a. Be certain that the will includes language giving the beneficiary or the executor authority to pay debts secured by assets such as mortgages or lines of credit, storage and shipping.
b. If inheriting a house with a mortgage, see whether language (e.g., "subject to any indebtedness secured thereby") is included in the planning documents. It may not be otherwise clear whether the fiduciary must, or even can, pay the debt.
c. Be certain all assets continue to be or are insured. During the probate process, anything from floods to fires could destroy a home and its contents.
9. Particularly if you have bank accounts worldwide, what considerations to simplify the probate process should be taken?
a. Administration of an estate requires collection of date of death values for all assets worldwide. Retrieving values in writing from banks can take significant time.
b. Relatively small foreign accounts and assets can cause disproportionally large challenges to administer after the death of a loved one.
c. Rules for collection of foreign assets vary greatly by country, so it might be best to close smaller accounts.
d. It may make sense to set up ownership of foreign assets by entities understood and respected only by the country holding the asset. Be certain to file the FBAR with the IRS each year, which is required for assets over $10,000. The FBAR is also a good method for taking inventory of out-of-country assets.
10. What strategies can you use to ensure an equitable distribution of personal property when considering certain highly-valued assets?
a. Often there are one or two items of tangible personal property with much greater value than others. Such items can make equitable distribution more challenging. There are a few best practices for this situation:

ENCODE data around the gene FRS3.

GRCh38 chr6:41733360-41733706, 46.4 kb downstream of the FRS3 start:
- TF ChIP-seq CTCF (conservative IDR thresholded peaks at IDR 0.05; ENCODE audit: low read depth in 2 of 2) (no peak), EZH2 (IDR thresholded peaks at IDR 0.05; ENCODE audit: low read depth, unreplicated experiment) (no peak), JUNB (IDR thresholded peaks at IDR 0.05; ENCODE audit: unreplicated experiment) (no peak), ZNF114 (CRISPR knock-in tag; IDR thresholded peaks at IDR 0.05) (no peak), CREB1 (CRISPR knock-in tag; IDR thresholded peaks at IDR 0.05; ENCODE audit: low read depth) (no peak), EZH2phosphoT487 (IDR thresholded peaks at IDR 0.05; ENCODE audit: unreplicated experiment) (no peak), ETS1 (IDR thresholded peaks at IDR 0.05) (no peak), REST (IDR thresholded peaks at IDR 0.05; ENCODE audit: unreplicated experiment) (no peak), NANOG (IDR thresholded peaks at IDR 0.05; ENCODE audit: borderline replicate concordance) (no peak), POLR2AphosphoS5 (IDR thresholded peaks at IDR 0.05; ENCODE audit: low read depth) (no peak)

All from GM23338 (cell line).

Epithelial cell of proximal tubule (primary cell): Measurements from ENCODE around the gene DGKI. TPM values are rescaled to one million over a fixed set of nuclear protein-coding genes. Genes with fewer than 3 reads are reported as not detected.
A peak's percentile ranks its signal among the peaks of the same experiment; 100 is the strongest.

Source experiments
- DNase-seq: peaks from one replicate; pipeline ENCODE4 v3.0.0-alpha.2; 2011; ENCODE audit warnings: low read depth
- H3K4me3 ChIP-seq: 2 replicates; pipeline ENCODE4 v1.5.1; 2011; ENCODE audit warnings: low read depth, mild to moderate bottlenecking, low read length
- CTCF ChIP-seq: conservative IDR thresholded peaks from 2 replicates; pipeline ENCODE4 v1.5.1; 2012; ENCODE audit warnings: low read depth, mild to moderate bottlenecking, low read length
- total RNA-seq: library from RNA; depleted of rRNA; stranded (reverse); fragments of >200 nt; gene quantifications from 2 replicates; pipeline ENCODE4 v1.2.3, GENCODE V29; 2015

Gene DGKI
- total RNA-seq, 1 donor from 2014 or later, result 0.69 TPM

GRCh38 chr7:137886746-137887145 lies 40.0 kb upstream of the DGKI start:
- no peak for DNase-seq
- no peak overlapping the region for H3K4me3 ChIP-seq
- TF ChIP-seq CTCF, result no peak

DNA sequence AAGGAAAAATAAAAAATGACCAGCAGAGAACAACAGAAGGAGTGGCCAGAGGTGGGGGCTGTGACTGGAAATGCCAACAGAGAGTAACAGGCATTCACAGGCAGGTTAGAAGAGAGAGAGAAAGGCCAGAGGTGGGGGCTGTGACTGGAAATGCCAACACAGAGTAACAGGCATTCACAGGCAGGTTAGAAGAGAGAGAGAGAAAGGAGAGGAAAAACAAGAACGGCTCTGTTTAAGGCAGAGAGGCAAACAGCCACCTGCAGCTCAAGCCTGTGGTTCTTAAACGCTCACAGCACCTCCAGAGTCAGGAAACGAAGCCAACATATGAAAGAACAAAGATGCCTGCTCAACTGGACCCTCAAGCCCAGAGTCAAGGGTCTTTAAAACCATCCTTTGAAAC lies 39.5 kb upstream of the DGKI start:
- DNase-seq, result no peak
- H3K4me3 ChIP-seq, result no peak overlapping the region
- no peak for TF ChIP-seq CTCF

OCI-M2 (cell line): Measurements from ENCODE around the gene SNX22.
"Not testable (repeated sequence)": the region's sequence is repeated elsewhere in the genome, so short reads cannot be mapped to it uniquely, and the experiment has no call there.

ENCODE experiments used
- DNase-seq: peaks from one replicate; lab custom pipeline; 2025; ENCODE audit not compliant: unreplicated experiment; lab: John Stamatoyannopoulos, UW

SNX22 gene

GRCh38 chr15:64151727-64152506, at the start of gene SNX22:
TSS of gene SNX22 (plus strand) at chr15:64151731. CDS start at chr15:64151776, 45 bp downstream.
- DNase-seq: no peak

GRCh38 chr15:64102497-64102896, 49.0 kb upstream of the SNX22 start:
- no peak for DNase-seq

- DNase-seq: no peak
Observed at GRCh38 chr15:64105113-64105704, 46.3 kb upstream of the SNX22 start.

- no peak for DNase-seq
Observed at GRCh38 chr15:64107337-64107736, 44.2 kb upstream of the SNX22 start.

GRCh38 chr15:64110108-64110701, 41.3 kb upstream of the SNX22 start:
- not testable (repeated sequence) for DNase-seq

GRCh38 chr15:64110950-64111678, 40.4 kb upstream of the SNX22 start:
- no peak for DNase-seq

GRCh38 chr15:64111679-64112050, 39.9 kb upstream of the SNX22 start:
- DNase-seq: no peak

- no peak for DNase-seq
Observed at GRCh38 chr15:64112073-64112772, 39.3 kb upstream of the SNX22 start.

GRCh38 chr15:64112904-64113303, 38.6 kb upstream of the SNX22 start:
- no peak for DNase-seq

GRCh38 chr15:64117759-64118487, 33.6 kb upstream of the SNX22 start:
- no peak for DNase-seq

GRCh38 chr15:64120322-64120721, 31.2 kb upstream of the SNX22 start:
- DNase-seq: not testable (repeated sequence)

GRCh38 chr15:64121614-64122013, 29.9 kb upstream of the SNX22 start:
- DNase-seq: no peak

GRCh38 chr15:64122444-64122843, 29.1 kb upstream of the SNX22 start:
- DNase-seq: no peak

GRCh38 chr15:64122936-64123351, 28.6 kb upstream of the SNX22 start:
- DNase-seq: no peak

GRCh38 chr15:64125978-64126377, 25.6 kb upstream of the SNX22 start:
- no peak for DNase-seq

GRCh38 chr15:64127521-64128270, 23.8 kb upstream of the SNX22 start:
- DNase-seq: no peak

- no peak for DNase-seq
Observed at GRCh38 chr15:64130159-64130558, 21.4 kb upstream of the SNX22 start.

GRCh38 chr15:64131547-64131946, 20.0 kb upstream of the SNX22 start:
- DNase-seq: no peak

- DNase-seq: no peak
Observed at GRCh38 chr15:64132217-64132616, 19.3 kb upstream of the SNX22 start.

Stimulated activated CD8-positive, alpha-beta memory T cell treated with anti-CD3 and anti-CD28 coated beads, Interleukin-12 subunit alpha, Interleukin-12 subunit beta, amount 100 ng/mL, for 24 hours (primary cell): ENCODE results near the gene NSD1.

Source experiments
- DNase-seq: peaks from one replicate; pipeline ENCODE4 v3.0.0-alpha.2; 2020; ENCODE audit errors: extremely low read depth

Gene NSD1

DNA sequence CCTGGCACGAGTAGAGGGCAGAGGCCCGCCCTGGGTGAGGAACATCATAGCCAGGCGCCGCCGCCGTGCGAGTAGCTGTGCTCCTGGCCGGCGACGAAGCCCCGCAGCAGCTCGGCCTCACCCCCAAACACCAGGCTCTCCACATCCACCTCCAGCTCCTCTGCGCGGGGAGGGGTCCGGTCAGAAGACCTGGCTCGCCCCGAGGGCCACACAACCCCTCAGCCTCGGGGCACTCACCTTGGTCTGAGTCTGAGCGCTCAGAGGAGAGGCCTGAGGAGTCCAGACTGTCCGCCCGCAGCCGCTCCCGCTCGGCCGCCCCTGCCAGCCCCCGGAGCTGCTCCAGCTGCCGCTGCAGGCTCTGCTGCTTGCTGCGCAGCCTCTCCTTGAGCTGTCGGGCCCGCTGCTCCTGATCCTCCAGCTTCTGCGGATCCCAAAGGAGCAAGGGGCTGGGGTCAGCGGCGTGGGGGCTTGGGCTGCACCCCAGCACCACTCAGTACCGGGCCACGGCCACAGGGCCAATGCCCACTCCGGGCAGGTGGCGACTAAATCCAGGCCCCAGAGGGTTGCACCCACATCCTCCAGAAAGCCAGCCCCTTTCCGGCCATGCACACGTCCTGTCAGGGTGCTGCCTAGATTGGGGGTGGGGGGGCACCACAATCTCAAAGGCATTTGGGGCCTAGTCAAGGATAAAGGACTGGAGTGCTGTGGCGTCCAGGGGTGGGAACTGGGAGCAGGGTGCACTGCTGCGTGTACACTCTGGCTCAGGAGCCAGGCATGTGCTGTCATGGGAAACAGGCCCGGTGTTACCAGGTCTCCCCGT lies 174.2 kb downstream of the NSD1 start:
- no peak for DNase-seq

i. Specific bequest – whether a special piece of jewelry, a prize-winning horse or an original piece of art, certain items may hold more value to a specific heir. You might consider leaving such an item outright. In particular, have the discussion while you are alive.
ii. To be divided by executor/trustee in his or her sole and absolute discretion.
iii. To be divided as beneficiaries agree [in as equal shares as practicable]. The executor/trustee will sell or distribute all property over which there is disagreement.
iv. Beneficiaries to select by lot in equal shares, with inequities to be made up by payment of cash.
v. Silent auction held by executor.
"When a family member passes away, you don't want to waste time and energy squabbling over things; you want to support one another and celebrate your loved one's life," commented McManus. "Planning ahead with a professional helps ensure that potential challenges with personal property, such as family heirlooms, are anticipated and prepared for – life's too short to damage relationships, needlessly fighting with the people who are supposed to be on the same team."
To learn more about the benefits of tax and estate planning, visit www.mcmanuslegal.com.
About McManus & Associates
McManus & Associates, a trusts and estates law firm, was formed in 1991 by John O. McManus to provide the high quality experience of the largest firms coupled with the intimacy and efficiency of a specialized boutique firm. Over 20 years later, McManus & Associates continues to earn its reputation for integrity, intellectual ability, efficiency, and enduring relationships.